Last weekend's demonstrations against American participation in the Vietnam war have elicited a barrage of criticism. Presidential Press Secretary Bill Moyers said the President was "surprised that any one citizen would feel toward his country in a way that is not consistent with the national interest." Atty. Gen. Nicholas deB. Katzenbach announced that the Justice Dept. would begin an investigation of the demonstration's sponsors. "Whenever you have a situation in which people are saying things similar to what is being said in Peking, you are likely to find some Communists in it."
Congressmen offered the most pungent remarks. Sen. Dirksen said the demonstrations were "enough to make any person loyal to this country weep." Mississippi's Sen. Stennis urged the administration to "immediately move to jerk this movement up by the roots and grind it to bite." Sen. Kuchel said students who burned their draft cards were "sowing the seeds of treason."
Senators Russell, Mansfield, Dodd, Saltonstall and Lausche joined the chorus. A cartoon in Monday's Boston Traveler showed a map of the United States with a huge column of students, marching in the form of a giant hammer and sickle.
These blanket condemnations lump together a variety of different phenomena, each requiring a very different response.
The first complaint about this weekend's demonstrators is that they are "draft dodgers." It is unfair to level this criticism at all the demonstrators, just as it would be naive to assume that those who did not march would cheerfully accept a military future. It is true that several demonstrators may have breached specific draft laws. One protestor publicly burned his draft card, and it has been alleged (and denied) that Berkeley Students for a Democratic Society circulated literature urging illegal methods of draft evasion. For these crimes there are stiff penalties, and objectors who resort to civil disobedience must be prepared to accept the consequences.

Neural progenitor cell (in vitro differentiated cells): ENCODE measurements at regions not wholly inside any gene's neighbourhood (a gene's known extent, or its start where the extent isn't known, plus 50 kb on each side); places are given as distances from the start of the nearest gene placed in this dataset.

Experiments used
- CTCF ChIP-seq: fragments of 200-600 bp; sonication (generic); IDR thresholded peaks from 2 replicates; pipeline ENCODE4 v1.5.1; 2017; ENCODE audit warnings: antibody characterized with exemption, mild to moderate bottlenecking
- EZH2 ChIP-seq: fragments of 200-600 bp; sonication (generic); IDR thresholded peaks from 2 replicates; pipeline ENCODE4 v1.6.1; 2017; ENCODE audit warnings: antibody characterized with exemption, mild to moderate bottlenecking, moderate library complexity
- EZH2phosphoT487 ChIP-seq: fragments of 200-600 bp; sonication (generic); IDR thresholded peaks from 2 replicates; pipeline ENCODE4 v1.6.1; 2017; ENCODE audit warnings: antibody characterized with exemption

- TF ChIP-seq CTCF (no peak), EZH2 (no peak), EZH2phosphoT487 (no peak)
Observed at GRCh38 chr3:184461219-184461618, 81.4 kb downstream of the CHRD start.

Attorney General Katzenbach, and many other critics, have charged that the demonstrators were infiltrated, controlled, or duped by Communists. It is impossible for us to corroborate or deny these charges, but we believe them irrelevent. One need not be a Communist to question the wisdom of American policy in Vietnam. Not every opinion held by a Communist is invalid.
President Johnson condemned the demonstrations by indicating his "surprise" that any citizen's views are inconsistent with "the national interest." Granted, President Johnson received an overwhelming mandate, but the policy of one administration is by no means necessarily synonymous with the national interest. If President Johnson has raised the Communist issue to silence protest, he has acted irresponsibly. If he actually believes that Communists are to blame for protest against his Vietnam policy, he is wrong.
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